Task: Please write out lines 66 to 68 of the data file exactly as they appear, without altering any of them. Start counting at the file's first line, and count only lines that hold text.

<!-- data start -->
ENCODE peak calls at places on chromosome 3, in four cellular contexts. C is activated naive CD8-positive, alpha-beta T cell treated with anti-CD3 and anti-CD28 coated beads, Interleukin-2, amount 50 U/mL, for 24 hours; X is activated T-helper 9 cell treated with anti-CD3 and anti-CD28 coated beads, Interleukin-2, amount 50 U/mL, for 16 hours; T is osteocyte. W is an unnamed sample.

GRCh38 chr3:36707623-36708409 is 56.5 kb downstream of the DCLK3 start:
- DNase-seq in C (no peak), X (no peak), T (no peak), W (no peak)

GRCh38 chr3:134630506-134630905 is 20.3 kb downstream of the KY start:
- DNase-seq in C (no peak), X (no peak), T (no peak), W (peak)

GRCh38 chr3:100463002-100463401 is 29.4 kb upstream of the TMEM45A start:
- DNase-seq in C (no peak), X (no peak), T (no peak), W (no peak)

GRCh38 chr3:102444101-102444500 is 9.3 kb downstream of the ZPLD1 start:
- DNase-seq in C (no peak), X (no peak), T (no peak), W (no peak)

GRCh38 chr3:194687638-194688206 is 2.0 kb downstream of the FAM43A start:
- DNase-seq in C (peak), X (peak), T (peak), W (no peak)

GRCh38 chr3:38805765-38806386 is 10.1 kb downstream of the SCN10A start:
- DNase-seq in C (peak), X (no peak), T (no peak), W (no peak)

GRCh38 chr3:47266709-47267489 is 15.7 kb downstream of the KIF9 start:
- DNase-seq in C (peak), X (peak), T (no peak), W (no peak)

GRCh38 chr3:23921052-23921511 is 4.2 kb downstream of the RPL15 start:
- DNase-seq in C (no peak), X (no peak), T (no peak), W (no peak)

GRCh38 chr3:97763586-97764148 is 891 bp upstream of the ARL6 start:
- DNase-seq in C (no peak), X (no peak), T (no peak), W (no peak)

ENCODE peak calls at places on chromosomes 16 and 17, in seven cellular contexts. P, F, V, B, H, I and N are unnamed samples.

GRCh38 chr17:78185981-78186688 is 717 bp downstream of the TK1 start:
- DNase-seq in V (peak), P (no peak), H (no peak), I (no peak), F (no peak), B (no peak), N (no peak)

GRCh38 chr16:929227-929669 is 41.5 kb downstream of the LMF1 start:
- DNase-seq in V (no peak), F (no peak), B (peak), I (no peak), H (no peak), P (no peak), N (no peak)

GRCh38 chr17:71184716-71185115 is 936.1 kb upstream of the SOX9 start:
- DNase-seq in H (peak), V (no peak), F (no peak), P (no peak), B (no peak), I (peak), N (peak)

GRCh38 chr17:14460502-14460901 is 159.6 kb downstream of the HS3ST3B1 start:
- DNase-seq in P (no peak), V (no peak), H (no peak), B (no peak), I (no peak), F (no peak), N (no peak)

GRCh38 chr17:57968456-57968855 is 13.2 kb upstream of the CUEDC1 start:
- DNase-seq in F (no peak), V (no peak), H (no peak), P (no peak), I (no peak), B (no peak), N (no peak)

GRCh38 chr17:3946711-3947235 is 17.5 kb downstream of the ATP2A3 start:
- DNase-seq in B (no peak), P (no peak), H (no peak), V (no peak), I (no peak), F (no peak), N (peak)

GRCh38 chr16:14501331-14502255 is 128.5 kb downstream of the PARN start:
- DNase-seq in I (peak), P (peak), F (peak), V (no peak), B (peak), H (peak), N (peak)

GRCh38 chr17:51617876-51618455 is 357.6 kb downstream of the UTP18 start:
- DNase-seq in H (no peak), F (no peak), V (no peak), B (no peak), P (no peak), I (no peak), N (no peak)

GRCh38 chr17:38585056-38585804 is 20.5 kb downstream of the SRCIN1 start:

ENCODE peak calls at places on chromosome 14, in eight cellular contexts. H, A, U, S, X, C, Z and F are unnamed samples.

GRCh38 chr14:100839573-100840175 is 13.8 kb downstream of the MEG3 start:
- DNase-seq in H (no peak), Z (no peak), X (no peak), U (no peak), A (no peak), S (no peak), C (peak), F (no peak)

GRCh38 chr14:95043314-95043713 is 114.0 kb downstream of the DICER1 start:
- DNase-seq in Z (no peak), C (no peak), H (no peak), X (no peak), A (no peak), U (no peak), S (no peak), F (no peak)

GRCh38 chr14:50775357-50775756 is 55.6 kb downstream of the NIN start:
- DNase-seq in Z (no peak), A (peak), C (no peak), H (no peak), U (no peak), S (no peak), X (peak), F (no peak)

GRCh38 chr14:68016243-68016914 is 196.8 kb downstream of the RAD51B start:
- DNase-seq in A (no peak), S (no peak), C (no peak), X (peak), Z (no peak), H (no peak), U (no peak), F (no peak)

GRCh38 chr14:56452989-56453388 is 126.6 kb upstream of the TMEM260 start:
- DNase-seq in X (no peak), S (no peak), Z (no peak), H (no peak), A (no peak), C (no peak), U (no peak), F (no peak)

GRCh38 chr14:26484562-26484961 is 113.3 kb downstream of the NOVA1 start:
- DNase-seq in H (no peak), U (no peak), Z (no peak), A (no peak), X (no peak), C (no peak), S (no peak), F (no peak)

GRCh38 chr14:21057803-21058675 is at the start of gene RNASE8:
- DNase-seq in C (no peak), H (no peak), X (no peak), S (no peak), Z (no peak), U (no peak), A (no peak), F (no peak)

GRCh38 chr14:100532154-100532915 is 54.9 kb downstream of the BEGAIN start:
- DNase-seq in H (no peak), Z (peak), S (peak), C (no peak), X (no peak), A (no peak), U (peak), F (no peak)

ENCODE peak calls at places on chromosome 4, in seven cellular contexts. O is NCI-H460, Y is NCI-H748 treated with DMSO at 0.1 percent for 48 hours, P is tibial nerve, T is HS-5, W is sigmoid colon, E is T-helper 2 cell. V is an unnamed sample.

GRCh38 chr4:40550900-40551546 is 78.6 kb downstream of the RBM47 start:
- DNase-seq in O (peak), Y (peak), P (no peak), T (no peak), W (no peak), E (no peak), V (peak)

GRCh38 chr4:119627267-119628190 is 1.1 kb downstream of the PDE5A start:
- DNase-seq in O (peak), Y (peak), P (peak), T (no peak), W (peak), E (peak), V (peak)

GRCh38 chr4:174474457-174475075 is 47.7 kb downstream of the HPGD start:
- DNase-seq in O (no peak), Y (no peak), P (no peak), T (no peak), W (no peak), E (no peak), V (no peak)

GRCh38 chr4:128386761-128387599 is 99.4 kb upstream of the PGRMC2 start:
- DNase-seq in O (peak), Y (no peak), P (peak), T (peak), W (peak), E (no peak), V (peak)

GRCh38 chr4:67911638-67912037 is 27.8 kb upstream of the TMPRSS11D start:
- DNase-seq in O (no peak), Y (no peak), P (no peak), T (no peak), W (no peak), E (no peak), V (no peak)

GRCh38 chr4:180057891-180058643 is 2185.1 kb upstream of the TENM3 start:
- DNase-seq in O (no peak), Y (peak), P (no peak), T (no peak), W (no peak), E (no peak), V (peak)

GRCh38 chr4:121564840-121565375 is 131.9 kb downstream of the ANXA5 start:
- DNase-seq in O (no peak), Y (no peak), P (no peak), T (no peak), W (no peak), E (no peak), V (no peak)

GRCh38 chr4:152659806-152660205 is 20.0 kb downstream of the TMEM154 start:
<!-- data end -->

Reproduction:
GRCh38 chr4:180057891-180058643 is 2185.1 kb upstream of the TENM3 start:
- DNase-seq in O (no peak), Y (peak), P (no peak), T (no peak), W (no peak), E (no peak), V (peak)

GRCh38 chr4:121564840-121565375 is 131.9 kb downstream of the ANXA5 start: